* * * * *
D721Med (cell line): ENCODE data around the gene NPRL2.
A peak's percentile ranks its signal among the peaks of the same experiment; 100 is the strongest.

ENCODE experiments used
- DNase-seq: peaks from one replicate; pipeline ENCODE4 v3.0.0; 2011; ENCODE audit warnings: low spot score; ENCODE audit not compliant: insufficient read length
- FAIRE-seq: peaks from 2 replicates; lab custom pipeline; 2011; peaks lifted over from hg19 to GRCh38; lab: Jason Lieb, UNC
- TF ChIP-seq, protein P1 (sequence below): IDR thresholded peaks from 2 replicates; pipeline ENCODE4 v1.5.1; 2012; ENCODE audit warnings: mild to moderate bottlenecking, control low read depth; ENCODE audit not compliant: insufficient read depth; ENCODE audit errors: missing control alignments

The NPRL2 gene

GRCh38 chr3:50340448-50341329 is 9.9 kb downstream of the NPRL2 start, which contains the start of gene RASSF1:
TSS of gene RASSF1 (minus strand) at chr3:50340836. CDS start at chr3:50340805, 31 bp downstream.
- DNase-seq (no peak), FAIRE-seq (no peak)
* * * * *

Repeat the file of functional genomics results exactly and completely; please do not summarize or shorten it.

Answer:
D721Med (cell line): ENCODE data around the gene NPRL2.
A peak's percentile ranks its signal among the peaks of the same experiment; 100 is the strongest.

ENCODE experiments used
- DNase-seq: peaks from one replicate; pipeline ENCODE4 v3.0.0; 2011; ENCODE audit warnings: low spot score; ENCODE audit not compliant: insufficient read length
- FAIRE-seq: peaks from 2 replicates; lab custom pipeline; 2011; peaks lifted over from hg19 to GRCh38; lab: Jason Lieb, UNC
- TF ChIP-seq, protein P1 (sequence below): IDR thresholded peaks from 2 replicates; pipeline ENCODE4 v1.5.1; 2012; ENCODE audit warnings: mild to moderate bottlenecking, control low read depth; ENCODE audit not compliant: insufficient read depth; ENCODE audit errors: missing control alignments

The NPRL2 gene

GRCh38 chr3:50340448-50341329 is 9.9 kb downstream of the NPRL2 start, which contains the start of gene RASSF1:
TSS of gene RASSF1 (minus strand) at chr3:50340836. CDS start at chr3:50340805, 31 bp downstream.
- DNase-seq (no peak), FAIRE-seq (no peak)